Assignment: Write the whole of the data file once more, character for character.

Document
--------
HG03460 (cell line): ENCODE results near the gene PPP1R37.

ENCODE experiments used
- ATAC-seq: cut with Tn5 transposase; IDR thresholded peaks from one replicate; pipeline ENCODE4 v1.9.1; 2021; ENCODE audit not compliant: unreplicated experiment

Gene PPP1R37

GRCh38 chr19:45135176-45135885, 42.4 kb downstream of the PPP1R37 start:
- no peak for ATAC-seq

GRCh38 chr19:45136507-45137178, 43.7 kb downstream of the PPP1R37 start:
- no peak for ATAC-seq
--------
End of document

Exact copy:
HG03460 (cell line): ENCODE results near the gene PPP1R37.

ENCODE experiments used
- ATAC-seq: cut with Tn5 transposase; IDR thresholded peaks from one replicate; pipeline ENCODE4 v1.9.1; 2021; ENCODE audit not compliant: unreplicated experiment

Gene PPP1R37

GRCh38 chr19:45135176-45135885, 42.4 kb downstream of the PPP1R37 start:
- no peak for ATAC-seq

GRCh38 chr19:45136507-45137178, 43.7 kb downstream of the PPP1R37 start:
- no peak for ATAC-seq